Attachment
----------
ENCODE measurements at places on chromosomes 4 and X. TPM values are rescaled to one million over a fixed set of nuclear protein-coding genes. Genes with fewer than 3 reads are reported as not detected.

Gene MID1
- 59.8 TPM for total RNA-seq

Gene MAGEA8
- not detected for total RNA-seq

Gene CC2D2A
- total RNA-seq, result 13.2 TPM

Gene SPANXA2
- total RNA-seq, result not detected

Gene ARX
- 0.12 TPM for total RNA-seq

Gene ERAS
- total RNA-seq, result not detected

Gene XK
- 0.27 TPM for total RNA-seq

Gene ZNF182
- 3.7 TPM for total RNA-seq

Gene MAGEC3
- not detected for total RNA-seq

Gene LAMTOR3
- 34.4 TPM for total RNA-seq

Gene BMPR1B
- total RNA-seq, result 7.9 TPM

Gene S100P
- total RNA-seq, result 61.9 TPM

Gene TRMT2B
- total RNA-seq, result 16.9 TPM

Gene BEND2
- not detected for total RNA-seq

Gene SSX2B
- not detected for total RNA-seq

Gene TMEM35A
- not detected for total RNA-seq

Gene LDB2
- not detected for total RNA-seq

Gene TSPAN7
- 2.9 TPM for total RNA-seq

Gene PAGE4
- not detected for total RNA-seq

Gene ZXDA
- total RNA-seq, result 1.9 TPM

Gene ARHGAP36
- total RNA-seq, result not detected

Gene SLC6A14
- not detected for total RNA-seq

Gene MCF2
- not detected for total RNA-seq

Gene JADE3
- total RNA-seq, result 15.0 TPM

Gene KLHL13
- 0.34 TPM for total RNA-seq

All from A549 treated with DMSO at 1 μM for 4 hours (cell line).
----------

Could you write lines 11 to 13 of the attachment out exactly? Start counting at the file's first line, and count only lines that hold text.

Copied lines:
- 0.12 TPM for total RNA-seq

Gene ERAS
- total RNA-seq, result not detected